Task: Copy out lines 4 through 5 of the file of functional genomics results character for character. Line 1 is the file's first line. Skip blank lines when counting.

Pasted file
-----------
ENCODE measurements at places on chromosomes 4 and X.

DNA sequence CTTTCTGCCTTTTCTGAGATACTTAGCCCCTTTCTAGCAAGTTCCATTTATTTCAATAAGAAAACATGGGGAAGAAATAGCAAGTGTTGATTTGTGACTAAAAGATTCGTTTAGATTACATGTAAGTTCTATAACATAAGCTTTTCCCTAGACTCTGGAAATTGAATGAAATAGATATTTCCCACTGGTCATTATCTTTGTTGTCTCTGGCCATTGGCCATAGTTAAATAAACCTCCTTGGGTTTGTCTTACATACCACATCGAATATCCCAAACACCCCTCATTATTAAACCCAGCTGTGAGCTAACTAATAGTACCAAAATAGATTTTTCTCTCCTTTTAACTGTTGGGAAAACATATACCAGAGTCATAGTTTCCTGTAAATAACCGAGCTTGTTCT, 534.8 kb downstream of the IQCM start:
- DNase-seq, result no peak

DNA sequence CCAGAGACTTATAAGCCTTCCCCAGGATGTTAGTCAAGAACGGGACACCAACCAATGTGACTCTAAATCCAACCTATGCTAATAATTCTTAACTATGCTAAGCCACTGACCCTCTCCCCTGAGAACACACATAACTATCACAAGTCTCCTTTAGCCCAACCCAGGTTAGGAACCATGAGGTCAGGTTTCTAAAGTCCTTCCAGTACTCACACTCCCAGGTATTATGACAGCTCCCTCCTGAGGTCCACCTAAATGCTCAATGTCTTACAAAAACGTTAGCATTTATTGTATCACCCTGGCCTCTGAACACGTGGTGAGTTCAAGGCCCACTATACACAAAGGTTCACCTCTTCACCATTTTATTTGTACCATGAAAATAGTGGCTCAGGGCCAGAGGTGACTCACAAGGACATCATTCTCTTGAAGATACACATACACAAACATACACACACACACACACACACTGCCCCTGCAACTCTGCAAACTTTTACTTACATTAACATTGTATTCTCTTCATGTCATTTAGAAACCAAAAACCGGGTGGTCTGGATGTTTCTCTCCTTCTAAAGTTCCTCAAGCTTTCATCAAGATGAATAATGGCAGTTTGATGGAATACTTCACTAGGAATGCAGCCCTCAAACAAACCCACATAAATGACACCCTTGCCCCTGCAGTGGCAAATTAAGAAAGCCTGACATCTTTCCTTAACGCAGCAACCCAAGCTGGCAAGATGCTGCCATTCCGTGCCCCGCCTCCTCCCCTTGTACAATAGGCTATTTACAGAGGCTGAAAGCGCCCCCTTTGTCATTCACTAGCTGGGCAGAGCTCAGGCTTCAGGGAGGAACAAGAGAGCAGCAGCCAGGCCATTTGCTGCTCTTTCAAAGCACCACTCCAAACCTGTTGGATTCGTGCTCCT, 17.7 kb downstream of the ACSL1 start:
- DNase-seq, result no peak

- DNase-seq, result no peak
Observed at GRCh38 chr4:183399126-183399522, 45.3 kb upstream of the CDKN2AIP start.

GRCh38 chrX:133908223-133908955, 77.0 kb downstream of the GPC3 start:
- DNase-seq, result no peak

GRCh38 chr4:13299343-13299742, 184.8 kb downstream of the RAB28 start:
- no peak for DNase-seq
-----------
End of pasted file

DNA sequence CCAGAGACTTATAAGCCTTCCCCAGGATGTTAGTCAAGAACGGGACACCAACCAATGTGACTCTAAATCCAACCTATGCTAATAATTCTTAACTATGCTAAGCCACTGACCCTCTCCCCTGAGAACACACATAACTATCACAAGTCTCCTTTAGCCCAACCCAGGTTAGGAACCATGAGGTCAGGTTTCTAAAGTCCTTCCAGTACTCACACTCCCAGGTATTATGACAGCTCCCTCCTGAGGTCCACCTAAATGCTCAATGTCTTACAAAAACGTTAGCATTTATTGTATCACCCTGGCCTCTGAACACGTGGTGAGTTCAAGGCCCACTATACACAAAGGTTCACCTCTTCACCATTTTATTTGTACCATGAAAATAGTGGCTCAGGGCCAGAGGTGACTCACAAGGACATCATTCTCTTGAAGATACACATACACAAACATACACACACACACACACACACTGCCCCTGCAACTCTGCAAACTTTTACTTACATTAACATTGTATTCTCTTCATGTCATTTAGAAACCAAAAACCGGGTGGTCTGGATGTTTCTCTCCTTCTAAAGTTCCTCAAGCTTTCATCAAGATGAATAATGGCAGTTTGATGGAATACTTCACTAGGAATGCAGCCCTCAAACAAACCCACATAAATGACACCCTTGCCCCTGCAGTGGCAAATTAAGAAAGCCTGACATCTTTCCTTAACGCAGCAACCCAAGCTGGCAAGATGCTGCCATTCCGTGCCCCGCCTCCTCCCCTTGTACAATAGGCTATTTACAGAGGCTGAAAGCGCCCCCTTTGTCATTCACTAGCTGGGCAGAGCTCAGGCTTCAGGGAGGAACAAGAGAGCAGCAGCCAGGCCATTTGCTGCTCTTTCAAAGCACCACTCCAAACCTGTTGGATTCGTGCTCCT, 17.7 kb downstream of the ACSL1 start:
- DNase-seq, result no peak